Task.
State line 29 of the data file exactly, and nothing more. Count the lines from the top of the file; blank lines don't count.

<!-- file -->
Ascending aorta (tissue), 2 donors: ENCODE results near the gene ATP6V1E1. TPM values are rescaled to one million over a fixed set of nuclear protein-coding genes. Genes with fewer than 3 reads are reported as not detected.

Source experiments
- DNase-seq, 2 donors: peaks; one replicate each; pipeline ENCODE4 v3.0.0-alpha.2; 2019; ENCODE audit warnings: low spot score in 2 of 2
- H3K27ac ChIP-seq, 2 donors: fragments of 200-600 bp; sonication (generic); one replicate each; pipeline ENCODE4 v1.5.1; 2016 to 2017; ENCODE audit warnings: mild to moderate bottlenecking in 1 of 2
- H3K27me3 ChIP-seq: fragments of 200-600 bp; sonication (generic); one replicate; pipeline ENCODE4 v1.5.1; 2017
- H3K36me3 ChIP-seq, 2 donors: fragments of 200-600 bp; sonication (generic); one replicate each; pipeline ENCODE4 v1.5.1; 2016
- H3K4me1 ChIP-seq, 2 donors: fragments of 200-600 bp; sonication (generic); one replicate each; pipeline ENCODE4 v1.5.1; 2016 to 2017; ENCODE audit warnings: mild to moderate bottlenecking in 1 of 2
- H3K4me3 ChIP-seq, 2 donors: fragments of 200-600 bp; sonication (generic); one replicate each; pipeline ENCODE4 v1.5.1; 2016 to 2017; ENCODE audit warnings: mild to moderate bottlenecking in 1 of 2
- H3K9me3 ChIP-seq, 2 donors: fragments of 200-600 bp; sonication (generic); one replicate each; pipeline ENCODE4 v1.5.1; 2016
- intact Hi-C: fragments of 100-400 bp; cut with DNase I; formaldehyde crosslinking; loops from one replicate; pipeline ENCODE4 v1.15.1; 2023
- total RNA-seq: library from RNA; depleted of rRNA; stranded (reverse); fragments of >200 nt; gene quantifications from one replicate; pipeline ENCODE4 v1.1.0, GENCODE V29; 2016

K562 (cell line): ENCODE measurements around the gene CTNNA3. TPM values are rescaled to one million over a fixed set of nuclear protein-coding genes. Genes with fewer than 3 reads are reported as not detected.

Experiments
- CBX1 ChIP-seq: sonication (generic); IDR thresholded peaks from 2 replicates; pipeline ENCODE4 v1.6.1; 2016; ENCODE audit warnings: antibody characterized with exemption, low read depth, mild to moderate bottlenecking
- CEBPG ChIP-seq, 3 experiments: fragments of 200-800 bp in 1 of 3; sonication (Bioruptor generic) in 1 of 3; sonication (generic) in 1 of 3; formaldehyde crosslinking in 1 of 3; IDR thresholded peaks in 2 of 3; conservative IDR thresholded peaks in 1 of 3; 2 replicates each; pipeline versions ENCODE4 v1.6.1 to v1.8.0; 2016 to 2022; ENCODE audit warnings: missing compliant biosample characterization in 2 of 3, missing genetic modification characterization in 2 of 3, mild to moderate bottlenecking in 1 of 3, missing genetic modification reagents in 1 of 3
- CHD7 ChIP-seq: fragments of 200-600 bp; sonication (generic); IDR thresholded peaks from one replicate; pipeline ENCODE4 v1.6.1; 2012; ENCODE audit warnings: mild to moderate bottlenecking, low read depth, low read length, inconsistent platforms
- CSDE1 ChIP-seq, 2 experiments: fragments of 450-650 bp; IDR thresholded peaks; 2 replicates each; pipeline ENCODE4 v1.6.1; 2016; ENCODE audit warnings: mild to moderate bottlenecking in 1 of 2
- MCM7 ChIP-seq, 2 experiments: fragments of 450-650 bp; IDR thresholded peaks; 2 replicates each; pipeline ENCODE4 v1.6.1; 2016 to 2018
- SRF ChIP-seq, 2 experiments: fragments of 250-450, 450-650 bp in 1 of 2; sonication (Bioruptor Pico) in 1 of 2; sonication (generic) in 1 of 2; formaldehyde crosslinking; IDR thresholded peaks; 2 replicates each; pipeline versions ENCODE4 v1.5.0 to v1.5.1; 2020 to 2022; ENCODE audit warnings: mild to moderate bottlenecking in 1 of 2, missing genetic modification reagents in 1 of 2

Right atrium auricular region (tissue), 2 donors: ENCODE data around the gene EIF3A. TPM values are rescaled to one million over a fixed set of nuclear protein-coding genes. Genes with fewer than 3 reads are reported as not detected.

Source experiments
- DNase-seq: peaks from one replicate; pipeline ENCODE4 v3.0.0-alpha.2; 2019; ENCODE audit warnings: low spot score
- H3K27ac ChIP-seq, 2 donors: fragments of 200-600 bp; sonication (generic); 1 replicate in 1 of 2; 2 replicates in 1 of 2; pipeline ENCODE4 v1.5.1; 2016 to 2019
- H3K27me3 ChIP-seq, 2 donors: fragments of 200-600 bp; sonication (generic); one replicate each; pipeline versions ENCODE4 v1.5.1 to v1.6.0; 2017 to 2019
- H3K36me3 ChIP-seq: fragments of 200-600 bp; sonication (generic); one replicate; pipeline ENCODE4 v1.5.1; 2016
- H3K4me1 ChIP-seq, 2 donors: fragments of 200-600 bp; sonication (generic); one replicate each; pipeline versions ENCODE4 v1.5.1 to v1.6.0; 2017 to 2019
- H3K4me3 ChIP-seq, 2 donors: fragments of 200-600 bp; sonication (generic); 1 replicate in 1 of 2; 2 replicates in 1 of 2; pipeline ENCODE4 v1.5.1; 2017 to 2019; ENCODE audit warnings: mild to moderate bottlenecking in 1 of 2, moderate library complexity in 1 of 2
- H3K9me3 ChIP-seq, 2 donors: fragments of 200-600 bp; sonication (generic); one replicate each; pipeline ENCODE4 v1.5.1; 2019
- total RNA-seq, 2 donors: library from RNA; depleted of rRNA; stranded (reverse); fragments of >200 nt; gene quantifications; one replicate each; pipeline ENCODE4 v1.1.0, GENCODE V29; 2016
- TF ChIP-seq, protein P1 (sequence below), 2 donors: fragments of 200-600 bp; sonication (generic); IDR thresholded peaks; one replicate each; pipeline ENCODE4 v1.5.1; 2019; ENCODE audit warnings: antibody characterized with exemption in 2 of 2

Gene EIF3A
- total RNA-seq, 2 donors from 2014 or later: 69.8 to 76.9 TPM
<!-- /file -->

- total RNA-seq, 2 donors: library from RNA; depleted of rRNA; stranded (reverse); fragments of >200 nt; gene quantifications; one replicate each; pipeline ENCODE4 v1.1.0, GENCODE V29; 2016